My wife and I are among many feeling disappointment at the failure to pass last week’s Walla Walla High School levy.
The obvious need to update science facilities there seems to have lost out to the rejection of higher property taxes. If the average worker was doing better that probably wouldn’t be such an obstacle.
We might not be in this dilemma if President Clinton had heeded then-Secretary of Labor Robert Reich’s advice to do more to help prevent the erosion of the middle class, whom Reich already saw on the decline then, more than 30 years ago.
We are privileged to have Reich here this week to help make us aware of the fallacy of wealth for a few being good for the many. If you did not have the opportunity, as we did, to view his new film “Inequality for All” at Whitman College, it can be found online. Reich is speaking at 7 tonight at Cordiner Hall.
Perhaps, if Hillary Clinton is our next president, she will follow her husband’s lead and bring back this gifted and humble man with great wisdom and insight.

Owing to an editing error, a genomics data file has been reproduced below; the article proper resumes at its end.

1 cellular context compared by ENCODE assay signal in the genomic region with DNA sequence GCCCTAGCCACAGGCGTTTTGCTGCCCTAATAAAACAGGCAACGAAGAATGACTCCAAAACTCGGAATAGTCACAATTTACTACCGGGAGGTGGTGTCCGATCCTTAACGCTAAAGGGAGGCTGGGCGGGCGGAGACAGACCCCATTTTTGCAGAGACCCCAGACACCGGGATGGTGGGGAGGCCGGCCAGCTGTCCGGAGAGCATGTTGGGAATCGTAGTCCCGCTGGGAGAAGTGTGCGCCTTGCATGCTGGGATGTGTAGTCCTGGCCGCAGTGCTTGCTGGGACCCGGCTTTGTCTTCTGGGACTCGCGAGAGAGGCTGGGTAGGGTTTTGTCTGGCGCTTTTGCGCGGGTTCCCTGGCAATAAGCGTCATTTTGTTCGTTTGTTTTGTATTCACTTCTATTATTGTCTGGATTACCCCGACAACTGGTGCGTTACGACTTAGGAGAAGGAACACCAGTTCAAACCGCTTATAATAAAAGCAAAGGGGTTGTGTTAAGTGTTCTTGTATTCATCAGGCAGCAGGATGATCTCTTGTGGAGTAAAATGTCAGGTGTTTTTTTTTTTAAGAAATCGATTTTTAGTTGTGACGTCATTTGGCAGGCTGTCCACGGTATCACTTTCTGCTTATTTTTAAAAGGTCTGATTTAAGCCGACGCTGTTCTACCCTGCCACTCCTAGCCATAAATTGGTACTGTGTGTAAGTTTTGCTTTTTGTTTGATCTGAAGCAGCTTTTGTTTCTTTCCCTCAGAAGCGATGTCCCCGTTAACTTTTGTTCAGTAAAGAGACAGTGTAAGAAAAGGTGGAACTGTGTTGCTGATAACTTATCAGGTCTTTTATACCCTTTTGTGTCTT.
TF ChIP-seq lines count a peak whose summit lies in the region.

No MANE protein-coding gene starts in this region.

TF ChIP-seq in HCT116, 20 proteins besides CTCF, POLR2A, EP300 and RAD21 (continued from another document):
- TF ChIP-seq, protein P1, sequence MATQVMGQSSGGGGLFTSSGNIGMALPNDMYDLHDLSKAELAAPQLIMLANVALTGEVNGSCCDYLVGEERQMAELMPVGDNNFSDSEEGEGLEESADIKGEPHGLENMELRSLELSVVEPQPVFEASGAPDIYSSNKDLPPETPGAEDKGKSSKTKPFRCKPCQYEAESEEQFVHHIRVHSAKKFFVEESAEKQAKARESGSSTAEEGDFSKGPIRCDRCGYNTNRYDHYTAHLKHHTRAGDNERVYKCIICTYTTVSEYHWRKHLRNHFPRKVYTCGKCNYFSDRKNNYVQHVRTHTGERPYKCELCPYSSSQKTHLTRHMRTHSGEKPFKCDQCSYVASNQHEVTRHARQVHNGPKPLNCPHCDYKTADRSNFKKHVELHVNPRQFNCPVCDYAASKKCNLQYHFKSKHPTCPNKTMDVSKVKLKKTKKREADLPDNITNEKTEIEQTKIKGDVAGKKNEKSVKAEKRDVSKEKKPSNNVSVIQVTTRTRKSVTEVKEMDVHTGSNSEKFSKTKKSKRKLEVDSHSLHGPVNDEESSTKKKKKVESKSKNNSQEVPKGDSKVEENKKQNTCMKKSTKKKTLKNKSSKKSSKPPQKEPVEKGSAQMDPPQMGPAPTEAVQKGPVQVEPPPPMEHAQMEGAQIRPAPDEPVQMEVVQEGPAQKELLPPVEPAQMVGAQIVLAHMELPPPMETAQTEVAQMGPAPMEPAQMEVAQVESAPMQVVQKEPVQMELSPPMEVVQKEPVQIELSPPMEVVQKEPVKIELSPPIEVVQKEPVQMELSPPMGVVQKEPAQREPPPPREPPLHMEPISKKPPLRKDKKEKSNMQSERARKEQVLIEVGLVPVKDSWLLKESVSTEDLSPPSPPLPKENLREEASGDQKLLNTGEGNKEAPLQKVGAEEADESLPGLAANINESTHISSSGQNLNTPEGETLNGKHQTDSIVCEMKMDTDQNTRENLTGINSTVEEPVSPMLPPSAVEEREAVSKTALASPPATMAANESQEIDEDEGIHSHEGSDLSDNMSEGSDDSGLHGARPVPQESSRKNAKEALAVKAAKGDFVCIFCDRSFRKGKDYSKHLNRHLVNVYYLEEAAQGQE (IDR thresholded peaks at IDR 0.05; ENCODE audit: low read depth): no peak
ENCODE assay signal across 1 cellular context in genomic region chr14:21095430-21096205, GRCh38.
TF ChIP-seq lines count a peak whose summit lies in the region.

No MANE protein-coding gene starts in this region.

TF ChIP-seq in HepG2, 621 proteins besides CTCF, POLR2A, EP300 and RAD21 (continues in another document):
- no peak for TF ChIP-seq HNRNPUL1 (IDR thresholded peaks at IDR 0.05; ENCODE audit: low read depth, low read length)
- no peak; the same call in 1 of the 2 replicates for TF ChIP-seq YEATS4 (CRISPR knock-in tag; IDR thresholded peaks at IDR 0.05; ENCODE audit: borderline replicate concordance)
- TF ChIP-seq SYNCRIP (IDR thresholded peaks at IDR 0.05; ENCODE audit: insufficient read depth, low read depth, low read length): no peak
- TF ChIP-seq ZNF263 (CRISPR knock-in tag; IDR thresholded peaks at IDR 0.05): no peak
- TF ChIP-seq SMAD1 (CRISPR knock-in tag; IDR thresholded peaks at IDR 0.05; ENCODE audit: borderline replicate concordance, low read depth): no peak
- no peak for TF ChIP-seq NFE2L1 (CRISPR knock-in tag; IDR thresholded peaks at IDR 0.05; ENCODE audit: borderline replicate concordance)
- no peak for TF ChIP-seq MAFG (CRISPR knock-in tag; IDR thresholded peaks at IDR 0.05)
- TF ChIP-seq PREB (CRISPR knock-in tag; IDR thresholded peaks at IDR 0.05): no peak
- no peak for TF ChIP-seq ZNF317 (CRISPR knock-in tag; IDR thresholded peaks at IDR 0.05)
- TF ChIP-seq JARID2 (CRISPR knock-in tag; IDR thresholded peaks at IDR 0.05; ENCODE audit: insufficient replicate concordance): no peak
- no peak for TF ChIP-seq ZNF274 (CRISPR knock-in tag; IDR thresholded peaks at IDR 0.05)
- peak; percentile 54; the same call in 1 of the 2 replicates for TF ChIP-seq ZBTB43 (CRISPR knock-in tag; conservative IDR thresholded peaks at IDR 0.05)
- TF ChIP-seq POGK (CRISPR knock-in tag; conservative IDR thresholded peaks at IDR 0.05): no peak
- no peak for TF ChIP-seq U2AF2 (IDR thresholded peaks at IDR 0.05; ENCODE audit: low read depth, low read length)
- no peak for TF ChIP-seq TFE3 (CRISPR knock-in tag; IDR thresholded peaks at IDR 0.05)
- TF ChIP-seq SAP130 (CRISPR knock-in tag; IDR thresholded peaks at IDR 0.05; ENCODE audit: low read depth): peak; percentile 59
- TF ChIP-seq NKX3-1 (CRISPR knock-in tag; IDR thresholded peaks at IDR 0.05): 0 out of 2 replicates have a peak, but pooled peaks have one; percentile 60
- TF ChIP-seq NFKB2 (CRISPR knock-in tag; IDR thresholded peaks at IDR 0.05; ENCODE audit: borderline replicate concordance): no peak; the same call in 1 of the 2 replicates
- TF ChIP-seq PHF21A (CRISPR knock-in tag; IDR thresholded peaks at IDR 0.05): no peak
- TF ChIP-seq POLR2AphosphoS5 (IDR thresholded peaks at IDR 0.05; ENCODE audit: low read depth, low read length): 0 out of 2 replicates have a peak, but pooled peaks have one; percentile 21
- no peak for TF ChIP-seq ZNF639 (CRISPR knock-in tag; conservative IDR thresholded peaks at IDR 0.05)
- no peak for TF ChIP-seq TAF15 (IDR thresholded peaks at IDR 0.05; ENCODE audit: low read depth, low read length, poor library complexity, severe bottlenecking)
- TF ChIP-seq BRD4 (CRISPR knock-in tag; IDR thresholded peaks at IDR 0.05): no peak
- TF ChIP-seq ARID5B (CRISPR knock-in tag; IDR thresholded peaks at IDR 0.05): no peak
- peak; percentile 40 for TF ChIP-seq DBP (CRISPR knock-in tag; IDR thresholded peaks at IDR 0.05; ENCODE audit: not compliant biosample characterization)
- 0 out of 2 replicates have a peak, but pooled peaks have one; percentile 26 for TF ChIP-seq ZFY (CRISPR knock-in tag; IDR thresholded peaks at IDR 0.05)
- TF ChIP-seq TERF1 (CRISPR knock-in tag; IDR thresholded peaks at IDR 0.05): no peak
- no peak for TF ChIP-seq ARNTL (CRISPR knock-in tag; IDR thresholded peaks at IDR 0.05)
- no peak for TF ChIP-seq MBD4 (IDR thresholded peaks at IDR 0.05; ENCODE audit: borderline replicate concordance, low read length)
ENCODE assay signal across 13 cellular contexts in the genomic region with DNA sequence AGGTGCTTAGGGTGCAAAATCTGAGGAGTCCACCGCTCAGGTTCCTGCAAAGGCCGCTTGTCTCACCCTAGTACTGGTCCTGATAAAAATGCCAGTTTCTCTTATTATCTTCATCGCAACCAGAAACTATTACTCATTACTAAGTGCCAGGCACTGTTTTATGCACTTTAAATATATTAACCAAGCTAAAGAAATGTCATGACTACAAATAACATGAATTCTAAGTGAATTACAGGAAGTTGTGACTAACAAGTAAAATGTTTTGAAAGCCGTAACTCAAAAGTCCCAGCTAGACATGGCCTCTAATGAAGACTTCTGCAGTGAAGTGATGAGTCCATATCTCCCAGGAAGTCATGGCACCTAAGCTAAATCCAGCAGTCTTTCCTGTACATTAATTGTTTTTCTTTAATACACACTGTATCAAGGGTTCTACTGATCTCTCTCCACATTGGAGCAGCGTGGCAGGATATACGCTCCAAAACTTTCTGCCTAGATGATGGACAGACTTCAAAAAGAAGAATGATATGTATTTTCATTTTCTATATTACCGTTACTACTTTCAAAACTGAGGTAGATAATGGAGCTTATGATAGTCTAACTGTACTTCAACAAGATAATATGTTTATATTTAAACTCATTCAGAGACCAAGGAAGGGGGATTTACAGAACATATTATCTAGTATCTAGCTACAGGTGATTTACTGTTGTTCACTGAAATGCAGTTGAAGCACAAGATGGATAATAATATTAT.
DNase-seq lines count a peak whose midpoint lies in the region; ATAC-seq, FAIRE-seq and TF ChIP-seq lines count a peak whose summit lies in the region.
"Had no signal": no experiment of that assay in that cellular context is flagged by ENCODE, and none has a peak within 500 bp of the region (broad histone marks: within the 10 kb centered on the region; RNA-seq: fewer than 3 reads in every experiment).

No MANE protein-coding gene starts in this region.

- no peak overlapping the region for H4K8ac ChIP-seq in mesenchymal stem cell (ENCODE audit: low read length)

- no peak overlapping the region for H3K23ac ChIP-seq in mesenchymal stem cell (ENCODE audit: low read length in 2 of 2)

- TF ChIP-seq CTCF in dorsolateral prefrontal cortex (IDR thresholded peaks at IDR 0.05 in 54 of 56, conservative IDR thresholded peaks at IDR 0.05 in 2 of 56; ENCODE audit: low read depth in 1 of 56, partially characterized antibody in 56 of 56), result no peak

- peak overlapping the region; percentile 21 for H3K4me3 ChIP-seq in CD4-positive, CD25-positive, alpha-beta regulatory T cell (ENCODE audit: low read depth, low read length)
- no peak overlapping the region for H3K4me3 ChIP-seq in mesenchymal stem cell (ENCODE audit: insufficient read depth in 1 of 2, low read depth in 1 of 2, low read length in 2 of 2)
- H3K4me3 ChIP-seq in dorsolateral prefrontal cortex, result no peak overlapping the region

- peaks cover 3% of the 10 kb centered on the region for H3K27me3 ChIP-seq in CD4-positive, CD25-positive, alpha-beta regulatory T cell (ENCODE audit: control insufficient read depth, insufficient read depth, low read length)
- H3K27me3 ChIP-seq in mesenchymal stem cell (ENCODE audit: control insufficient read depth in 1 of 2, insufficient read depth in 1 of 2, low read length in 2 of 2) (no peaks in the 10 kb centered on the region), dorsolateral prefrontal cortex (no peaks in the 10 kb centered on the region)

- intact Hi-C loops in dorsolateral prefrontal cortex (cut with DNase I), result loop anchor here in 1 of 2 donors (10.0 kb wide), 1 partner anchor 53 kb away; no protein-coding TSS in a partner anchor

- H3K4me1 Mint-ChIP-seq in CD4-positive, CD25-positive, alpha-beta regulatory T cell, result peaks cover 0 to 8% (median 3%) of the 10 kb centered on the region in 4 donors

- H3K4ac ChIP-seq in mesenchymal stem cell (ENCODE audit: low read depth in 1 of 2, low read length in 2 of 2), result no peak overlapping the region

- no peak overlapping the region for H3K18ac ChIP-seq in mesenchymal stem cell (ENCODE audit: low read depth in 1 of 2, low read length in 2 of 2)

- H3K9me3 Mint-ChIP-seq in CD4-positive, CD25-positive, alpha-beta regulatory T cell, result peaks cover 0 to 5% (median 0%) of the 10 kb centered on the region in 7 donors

Reich still sees the return of the middle class in the future of this once great country, if we heed the history lessons of our last 100 years or so as something we can learn from.
Government took strong action in the late 1800s and early 1900s to bring those with “too much” back closer to those with “not enough.” The Affordable Health Care Act is a more recent step in that direction and tax incentives to reduce CEO remuneration, such as those being proposed in California, is another.
For the time being, the outcome of most bond initiatives looks bleak, as schools and government services try to make do with less, and most of us are forced to do the same.
Such are the times in which we live!